The ABCs of Michael Jackson´s Will

The ABCs of Michael Jackson´s Will

By Alan G. Orlowsky, J.D., C.P.A.

For the past several months we all have been witness to the drama surrounding the death of Michael Jackson. His personal life, played out on the public stage, was by any reasonable standards as bizarre as it was tragic. However, notwithstanding his failings of character and eccentricities, he died a very wealthy man, was revered by many, and possessed the common sense to reduce his testamentary wishes to paper. Unlike many “relatively normal well adjusted” entertainers, Michael “got it” and understood that he needed to prepare a Will to protect his family.

So, what did Michael´s Will state? What did he declare therein to protect his family and perpetuate his legacy that we can learn from? And how did he overcome the psychological hurdle of confronting his own death when most other mortals could not?

The ABCs of the Will of Michael Joseph Jackson

What was declared therein and the filing thereof are as follows:

  • A. Michael´s Will was filed in the Superior Court of California, County of Los Angeles on July 1, 2009, shortly after his death on June 25, 2009. Upon filing it was made public to the whole world!
  • B. Publication of the Will was immediately requested so that the statute of limitations for contesting such wills would immediately begin to run, thus barring claims against the estate as quickly as possible.
  • C. Surety Bond was waived by the Will and, hence, not required, perhaps saving the estate from tens of thousands of dollars of unnecessary bond premiums.
  • D. Michael appointed 3 individuals as co-executors, namely, John Branca, John McClain, and Barry Siegel. Only McClain now acts as executor.
  • E. Michael was a US citizen and a resident of California at the time of his death, although he spent most of his time out of the country.
  • F. Paul Gordon Hoffman, Attorney filed the Will.
  • G. Character estimated value of the property of the Estate were reported as follows: “The petitioners are not certain of the value of the Estate. Petitioners believe that the value of the estate exceeds $500 million. Petitioners believe that almost all of the Estate consists of non-cash, non-liquid assets, including primarily an interest in a catalog of music royalty rights which is currently being administered by Sony ATV, and interests in various entities. Petitioners do not have any information at this time regarding the liquid assets of the Estate.”
  • H. Michael was divorced and had no registered domestic partner.
  • I. Michael declared 3 children, natural-born or adopted, namely, Prince Michael Jackson, Jr., Paris Michael Katherine Jackson, and Prince Michael Joseph Jackson, II.
  • J. The entire estate was given to the Trustee of the Amended and Restated Declaration of Trust executed on March 22, 2002, and named the “Michael Jackson Family Trust.”
  • K. Michael specifically excluded his former wife, Deborah Jean Rowe Jackson, from taking under the estate.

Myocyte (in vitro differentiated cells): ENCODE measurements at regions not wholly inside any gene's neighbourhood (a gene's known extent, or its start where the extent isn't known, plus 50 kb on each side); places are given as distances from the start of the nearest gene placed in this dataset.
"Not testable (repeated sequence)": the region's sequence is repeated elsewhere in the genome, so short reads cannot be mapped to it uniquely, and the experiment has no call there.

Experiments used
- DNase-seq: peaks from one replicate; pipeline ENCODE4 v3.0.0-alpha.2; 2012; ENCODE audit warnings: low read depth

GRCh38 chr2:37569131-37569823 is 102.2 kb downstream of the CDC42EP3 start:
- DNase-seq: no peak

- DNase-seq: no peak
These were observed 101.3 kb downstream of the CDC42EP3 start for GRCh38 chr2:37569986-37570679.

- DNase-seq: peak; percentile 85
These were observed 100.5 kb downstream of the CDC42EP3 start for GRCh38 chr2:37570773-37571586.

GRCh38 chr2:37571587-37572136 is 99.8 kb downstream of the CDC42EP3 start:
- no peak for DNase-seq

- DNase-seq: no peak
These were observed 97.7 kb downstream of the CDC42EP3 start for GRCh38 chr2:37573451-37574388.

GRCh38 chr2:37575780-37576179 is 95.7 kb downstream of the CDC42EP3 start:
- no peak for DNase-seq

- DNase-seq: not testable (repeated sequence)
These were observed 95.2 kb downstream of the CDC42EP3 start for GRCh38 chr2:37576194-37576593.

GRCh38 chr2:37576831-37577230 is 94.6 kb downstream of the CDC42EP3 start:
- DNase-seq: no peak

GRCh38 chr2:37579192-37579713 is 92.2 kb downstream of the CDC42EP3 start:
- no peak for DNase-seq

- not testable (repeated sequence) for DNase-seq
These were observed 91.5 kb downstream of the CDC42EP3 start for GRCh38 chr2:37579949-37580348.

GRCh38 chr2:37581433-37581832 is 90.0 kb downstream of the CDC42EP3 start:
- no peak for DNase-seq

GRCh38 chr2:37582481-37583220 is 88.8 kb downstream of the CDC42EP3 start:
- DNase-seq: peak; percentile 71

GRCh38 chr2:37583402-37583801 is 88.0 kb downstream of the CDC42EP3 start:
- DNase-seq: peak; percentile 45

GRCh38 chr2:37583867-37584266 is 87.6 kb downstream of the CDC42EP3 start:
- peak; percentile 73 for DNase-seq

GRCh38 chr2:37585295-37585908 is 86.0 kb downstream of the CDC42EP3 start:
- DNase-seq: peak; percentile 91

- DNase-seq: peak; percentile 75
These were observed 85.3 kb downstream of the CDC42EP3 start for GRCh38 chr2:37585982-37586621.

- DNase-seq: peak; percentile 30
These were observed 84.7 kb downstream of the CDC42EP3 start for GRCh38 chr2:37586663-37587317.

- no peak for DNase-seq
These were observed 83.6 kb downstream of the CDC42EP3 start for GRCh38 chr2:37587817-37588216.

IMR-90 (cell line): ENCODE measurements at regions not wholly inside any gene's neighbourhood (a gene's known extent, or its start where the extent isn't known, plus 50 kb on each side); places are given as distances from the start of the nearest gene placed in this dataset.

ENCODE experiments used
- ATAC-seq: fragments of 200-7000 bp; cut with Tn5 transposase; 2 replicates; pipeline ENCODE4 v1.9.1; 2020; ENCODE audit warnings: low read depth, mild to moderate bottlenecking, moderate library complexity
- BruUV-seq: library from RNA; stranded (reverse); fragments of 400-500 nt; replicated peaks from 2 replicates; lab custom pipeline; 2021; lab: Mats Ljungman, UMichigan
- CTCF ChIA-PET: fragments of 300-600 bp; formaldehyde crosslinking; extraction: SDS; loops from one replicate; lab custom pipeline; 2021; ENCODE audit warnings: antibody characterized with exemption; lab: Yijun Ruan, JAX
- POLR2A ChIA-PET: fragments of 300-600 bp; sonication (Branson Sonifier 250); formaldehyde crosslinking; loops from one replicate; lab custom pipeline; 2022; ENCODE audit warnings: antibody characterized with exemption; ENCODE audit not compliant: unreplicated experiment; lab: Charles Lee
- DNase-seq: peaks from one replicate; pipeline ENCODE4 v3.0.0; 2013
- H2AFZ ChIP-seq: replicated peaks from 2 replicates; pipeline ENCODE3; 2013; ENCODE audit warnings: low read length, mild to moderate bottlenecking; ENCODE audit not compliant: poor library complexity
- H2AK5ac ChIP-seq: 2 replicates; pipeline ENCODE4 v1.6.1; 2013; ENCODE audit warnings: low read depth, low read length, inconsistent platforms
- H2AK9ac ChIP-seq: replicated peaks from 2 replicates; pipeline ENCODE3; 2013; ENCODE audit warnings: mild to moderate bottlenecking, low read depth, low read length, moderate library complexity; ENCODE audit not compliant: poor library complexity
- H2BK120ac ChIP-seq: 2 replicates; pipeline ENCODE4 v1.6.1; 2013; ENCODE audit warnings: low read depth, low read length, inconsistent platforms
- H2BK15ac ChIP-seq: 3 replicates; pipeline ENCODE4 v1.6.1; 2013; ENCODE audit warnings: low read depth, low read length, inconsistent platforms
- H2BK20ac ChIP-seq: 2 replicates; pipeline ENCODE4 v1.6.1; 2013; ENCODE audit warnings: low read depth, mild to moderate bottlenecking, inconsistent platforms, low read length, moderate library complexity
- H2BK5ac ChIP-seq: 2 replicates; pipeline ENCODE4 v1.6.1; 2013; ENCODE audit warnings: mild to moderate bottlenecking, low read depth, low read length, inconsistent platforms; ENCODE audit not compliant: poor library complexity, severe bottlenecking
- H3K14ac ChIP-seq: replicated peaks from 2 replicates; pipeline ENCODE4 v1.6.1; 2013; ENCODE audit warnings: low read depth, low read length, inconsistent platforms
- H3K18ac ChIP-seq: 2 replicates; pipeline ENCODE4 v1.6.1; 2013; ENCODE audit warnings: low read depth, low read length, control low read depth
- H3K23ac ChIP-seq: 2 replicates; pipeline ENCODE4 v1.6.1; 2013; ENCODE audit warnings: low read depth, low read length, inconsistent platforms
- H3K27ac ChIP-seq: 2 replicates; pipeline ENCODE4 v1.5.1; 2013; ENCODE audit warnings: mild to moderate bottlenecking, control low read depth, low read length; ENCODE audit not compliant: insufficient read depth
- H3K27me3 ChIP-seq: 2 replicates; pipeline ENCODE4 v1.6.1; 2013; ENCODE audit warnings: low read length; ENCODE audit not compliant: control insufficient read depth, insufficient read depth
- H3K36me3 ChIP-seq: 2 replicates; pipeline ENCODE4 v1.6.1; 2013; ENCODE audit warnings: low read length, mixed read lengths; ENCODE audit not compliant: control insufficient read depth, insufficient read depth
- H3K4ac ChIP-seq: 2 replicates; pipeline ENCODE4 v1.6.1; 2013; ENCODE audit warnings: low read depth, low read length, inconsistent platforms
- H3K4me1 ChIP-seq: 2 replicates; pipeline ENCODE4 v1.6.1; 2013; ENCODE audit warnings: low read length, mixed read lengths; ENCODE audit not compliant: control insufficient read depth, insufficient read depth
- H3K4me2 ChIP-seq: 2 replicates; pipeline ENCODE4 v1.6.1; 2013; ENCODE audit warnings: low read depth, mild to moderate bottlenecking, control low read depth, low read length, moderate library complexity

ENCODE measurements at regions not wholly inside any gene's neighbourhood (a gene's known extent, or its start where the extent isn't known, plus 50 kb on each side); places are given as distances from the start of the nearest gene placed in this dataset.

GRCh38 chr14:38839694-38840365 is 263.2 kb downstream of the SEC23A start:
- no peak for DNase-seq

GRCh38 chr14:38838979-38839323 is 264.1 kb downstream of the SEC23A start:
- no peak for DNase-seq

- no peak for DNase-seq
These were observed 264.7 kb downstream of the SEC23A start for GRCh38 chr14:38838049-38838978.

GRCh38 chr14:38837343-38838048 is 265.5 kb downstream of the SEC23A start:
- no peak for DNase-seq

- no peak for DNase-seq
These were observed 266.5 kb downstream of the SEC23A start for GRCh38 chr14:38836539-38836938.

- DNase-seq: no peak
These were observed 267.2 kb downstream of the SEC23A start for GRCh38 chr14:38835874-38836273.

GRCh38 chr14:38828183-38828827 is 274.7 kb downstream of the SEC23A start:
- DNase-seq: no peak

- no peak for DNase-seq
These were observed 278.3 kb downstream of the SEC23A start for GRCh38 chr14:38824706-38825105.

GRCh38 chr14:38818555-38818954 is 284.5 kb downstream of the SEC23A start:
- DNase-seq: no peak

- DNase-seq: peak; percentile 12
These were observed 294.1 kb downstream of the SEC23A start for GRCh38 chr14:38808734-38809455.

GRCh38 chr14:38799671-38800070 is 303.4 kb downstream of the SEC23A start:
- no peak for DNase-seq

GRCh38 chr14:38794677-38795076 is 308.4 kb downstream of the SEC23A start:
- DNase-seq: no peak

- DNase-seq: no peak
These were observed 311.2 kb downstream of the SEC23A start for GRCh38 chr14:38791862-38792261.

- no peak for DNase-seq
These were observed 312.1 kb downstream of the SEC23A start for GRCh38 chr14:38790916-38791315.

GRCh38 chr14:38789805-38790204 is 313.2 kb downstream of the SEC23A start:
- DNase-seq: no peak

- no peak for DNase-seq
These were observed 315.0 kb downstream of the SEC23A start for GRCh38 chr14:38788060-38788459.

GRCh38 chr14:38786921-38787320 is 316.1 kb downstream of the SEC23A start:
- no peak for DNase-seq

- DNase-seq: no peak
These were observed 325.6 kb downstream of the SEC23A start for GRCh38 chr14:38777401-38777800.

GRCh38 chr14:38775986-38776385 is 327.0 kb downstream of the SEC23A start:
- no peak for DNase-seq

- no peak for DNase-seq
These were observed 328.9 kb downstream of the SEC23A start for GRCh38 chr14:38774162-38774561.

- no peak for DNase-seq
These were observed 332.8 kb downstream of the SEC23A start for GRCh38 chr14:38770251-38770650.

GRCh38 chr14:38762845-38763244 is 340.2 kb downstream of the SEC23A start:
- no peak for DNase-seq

• L. Katherine Jackson, Michael´s mother, was named guardian of his children and Diana Ross successor guardian.

Was Michael´s Will well-drafted?

In my opinion… yes!

It has served him well by providing for the transfer of his assets to his Family Trust, by providing that his trusted mother be appointed guardian of his children, and, so far, by withstanding attack from outsiders. Also, since Trusts are not subject to public scrutiny, Michael was able to keep the disposition of his estate free from the public eye. One omission I am able to infer from the filing of the Will is the failure by Michael´s attorney to have re-titled his considerable assets in the name of his Family Trust prior to death…a common mistake which not only subjects estate assets to potentially costly probate proceedings but also to otherwise avoidable public view.

What we learn from Michael´s Will is that good planning can prevent a clash of family members and outsiders who may otherwise have pitted themselves against each other in order to lay claim to Michael´s considerable estate and to the custody of his beloved children. Clearly, millions of dollars were saved and lengthy litigation avoided because Michael planned.

Why did Michael plan while many others fail to do so? Maybe Michael understood the fragility of life and was not in denial about his risky behavior. Perhaps Michael had a death wish or just wanted to protect his children. Perhaps he had a proactive attorney who made it crystal clear that catastrophe would ensue if he suddenly died having failed to plan. We will never know for sure his reasons for planning, but you can take a cue from his forward-thinking and establish a plan to protect your family as well as he protected his.

About the Author

Alan G. Orlowsky, President of Orlowsky & Wilson, Ltd. in Lincolnshire, Illinois, has been counseling people on estate planning for over 30 years. He previously worked for the IRS in its Estate and Gift Tax Division. He also worked for the Deloitte & Touche accounting firm, and he has taught taxation and accounting at Loyola University of Chicago, School of Business.

Al is a contributing author of the book 21st Century Wealth (Esperti Peterson Institute, Denver, 2000), and has written numerous articles on the subject of estate planning. Contact Alan Orlowsky by email or call 847-325-5559.


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